Why leaders should focus on fulfilling the future needs of the company
Recruitment and talent acquisition are often used interchangeably. And from first glance, appear to be the same thing - this is far from the truth. In fact, the difference is simple: recruitment is short-term planning; talent acquisition is long-term planning.
Regardless of their differences, recruitment and talent acquisition are crucial stages of the employee journey and for the growth of the organisation. But what does each entail exactly?
Here’s a rundown on talent acquisition and recruitment and why understanding the difference is crucial for your growth strategy.
Firstly, What is Recruitment?
Let’s start with the basics. When we talk about recruitment, we’re referring to the start-to-finish process of sourcing, filtering and screening potential candidates for a specific job role with the intent of offering the position to the preferred candidate. It’s reactive. There's a vacancy and recruitment jumps to fulfill the role.
It’s often a fast (ish) process and reactive to filling in a vacant position, however, it can be difficult when the position requires a niche or senior level of skill. As a result, it’s often a challenge to find the right fit and ultimately puts pressure of the recruitment team and hiring manager.
At the end of the day, if your company has multiple positions to fill because of expansion or high turnover, recruitment comes in handy.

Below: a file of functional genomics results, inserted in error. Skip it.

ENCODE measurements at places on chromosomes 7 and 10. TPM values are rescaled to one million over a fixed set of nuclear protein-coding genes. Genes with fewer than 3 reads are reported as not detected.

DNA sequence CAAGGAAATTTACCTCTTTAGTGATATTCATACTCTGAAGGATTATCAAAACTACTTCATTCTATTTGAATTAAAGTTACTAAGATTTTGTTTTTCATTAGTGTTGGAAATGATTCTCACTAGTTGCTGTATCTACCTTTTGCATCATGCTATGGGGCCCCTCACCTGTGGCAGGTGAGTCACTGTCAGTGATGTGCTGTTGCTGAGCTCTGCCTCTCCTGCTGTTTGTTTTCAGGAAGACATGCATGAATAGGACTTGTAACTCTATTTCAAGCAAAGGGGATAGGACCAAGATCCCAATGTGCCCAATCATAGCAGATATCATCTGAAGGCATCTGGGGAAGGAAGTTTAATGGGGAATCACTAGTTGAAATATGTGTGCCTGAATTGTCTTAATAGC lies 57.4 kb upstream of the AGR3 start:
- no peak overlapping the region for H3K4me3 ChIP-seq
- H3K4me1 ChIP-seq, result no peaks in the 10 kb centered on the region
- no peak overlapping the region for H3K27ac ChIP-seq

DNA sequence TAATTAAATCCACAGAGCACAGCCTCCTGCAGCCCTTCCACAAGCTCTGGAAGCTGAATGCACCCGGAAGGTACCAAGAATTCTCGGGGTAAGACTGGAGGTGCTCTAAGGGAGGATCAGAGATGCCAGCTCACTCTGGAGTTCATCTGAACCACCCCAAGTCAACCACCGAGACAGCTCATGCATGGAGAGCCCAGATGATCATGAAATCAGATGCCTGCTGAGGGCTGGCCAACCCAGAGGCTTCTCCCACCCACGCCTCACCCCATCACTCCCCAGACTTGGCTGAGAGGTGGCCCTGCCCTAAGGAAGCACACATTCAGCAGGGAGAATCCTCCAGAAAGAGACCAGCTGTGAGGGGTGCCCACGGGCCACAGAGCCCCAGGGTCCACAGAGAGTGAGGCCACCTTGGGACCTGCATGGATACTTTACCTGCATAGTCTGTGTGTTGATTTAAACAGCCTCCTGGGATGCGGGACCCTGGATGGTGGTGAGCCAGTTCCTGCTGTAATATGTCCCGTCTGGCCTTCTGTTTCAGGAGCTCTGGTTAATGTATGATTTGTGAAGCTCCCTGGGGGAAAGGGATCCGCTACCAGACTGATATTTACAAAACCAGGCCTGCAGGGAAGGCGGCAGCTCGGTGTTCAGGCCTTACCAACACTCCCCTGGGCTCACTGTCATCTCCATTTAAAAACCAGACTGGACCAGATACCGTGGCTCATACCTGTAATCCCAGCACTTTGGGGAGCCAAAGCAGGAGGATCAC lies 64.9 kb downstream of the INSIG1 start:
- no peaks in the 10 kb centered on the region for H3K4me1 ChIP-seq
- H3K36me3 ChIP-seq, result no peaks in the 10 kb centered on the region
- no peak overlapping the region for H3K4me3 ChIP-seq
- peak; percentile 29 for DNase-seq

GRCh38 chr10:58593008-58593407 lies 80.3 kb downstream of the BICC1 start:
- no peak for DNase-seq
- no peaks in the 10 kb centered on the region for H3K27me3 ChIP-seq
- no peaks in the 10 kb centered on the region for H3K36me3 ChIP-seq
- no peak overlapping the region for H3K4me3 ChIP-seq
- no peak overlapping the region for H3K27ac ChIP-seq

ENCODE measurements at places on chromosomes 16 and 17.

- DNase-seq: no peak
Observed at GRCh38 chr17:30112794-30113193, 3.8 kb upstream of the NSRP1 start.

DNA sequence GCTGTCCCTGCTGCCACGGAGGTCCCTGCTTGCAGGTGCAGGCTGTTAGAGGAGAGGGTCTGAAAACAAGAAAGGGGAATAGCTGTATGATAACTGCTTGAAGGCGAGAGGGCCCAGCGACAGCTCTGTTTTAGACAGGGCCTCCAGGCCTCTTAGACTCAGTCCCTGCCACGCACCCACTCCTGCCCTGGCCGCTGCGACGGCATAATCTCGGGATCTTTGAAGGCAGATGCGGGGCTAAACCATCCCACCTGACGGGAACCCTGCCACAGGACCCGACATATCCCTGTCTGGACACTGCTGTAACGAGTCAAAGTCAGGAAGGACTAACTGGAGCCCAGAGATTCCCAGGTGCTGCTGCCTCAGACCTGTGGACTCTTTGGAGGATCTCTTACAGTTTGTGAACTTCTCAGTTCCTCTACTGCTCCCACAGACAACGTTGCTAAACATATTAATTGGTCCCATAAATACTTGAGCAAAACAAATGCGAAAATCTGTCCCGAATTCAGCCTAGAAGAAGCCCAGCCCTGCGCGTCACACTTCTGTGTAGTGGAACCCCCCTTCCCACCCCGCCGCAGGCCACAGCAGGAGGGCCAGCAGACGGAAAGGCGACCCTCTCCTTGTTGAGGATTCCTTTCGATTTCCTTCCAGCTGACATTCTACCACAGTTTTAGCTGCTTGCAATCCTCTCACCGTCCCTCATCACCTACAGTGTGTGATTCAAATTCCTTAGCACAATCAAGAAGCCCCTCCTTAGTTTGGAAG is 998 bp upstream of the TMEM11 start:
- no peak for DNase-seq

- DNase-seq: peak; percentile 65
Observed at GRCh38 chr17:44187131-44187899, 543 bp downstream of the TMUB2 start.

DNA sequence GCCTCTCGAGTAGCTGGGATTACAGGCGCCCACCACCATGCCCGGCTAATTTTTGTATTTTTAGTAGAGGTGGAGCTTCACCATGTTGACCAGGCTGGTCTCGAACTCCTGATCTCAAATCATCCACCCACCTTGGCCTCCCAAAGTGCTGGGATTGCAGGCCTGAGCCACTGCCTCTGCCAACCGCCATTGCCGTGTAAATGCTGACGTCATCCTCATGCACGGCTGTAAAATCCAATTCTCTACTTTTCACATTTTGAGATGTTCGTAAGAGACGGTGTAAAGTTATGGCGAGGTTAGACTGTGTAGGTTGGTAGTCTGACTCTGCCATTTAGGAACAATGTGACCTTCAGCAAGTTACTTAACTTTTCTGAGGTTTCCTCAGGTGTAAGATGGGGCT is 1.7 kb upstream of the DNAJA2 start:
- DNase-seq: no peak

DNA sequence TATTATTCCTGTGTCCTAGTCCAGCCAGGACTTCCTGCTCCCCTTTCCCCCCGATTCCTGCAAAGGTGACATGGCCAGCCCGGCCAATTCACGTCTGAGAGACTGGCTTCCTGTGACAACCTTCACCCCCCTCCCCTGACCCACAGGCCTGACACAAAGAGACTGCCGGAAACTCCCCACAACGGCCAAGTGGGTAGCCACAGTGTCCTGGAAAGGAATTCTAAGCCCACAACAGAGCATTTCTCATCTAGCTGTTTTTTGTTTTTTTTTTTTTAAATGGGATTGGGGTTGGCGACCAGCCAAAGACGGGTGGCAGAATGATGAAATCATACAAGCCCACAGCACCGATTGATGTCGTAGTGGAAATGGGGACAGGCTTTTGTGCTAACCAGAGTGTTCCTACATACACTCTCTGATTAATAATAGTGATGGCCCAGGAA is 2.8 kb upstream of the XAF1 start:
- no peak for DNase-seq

What we’re seeing as a post-pandemic response is a pool of new roles that recruitment needs to fill. This is a direct result from employees being made redundant or opting for early retirement from quarantine and workforce stand downs. In fact, a staggering 91% of employers are facing this need to hire as they readapt and, no doubt, reinvent the workplace wheel.
What is Talent Acquisition?
Talent acquisition is a strategy rather than a process. While recruitment is seen as a short term solution, talent acquisition is long-term.
It’s a way to find the right people to fulfil those ‘harder-to-acquire’ roles like executives, leaders and specialists. It requires planning, building and showcasing the company brand and strategically developing and maintaining relationships with past candidates. It also involves attracting the attention of passive job seekers.